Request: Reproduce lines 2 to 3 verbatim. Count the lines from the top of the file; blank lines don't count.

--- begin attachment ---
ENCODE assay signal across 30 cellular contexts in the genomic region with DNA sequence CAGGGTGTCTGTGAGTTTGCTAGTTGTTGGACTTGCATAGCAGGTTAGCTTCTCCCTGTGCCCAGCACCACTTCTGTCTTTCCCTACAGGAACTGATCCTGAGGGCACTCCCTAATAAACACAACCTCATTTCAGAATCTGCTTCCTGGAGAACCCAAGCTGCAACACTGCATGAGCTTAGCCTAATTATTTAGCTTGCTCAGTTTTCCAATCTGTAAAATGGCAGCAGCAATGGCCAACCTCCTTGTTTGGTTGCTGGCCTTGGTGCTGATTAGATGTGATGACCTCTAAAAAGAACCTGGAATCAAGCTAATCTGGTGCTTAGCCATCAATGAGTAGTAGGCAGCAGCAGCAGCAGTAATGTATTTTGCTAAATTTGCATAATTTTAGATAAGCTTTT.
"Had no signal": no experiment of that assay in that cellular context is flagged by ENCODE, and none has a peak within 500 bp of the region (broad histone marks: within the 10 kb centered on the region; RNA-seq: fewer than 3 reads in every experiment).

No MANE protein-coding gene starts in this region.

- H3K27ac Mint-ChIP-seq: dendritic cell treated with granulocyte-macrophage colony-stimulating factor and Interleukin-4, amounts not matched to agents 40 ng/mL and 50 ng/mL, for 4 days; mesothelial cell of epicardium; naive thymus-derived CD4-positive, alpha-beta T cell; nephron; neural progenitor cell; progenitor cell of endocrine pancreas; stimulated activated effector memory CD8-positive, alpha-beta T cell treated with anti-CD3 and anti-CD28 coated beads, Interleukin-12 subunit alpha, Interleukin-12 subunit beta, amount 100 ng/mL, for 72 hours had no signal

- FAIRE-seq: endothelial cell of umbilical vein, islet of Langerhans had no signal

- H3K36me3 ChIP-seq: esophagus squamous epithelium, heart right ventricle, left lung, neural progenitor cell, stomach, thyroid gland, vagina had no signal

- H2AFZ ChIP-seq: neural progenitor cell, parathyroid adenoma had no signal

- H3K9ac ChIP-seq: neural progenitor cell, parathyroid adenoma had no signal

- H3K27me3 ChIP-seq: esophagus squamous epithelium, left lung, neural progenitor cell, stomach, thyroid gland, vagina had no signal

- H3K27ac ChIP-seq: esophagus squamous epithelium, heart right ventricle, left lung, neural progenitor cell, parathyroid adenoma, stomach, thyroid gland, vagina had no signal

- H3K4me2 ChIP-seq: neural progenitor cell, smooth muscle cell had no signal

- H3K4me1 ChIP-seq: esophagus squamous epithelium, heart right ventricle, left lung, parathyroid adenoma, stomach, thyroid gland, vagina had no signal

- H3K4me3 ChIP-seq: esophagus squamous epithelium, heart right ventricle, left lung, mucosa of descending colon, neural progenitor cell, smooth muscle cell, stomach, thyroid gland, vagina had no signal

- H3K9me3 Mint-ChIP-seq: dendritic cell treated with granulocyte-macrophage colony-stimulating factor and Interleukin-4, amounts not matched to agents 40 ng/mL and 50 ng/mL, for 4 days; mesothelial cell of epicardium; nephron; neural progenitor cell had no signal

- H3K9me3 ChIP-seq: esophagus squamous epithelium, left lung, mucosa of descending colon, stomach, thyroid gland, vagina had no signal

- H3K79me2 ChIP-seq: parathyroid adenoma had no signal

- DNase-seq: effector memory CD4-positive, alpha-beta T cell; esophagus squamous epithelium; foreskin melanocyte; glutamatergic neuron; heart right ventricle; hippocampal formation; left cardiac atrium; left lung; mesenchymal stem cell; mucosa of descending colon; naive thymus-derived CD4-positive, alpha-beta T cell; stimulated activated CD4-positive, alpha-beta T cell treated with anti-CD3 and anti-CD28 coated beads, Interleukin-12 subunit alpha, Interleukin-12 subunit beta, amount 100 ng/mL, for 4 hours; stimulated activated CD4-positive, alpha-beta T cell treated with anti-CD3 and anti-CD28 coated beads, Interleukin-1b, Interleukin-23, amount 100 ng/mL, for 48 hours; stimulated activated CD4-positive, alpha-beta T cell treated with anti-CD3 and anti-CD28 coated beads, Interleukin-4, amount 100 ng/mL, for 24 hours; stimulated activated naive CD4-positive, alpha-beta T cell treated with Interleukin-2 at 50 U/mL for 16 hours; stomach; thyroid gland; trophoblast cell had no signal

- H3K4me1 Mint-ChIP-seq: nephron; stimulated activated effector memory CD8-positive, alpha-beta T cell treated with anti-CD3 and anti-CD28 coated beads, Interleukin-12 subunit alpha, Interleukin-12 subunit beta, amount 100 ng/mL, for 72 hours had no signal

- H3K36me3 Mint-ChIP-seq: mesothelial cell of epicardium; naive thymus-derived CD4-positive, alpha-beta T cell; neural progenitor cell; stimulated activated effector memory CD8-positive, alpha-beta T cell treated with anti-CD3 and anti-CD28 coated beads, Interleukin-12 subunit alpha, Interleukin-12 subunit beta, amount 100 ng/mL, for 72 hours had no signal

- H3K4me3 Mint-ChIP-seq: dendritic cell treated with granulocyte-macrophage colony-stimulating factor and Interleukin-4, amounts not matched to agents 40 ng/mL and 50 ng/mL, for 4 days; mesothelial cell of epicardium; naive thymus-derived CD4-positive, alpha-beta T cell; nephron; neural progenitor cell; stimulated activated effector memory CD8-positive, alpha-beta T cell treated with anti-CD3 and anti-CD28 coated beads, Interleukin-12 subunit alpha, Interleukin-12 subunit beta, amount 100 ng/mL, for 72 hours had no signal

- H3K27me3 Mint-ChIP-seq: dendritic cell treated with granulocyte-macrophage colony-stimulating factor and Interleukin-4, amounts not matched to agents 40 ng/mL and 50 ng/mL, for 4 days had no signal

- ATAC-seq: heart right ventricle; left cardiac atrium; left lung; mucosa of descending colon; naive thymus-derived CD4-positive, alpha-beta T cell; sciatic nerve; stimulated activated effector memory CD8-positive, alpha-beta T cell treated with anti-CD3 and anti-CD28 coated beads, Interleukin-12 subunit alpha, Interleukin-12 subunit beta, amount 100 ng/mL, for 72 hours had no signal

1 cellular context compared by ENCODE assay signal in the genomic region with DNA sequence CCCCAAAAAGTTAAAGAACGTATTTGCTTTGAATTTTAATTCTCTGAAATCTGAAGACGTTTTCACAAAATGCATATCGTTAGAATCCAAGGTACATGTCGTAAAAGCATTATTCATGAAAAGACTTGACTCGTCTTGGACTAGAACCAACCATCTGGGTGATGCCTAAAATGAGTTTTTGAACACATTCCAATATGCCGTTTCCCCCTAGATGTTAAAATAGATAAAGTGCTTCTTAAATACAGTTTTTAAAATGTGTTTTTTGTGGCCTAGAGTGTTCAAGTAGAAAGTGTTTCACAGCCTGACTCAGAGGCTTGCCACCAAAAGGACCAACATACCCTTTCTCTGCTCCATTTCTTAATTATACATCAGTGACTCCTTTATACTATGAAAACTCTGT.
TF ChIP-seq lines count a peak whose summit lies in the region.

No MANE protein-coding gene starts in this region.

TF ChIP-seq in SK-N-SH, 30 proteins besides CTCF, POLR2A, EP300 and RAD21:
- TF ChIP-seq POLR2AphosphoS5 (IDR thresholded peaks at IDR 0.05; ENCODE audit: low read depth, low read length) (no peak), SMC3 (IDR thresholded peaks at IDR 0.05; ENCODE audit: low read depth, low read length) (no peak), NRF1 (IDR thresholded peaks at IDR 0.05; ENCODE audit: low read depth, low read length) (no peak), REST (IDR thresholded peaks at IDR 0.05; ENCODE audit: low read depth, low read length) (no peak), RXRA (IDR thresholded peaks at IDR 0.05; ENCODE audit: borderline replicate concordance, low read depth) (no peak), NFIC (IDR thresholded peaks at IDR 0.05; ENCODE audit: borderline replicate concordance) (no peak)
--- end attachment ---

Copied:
"Had no signal": no experiment of that assay in that cellular context is flagged by ENCODE, and none has a peak within 500 bp of the region (broad histone marks: within the 10 kb centered on the region; RNA-seq: fewer than 3 reads in every experiment).

No MANE protein-coding gene starts in this region.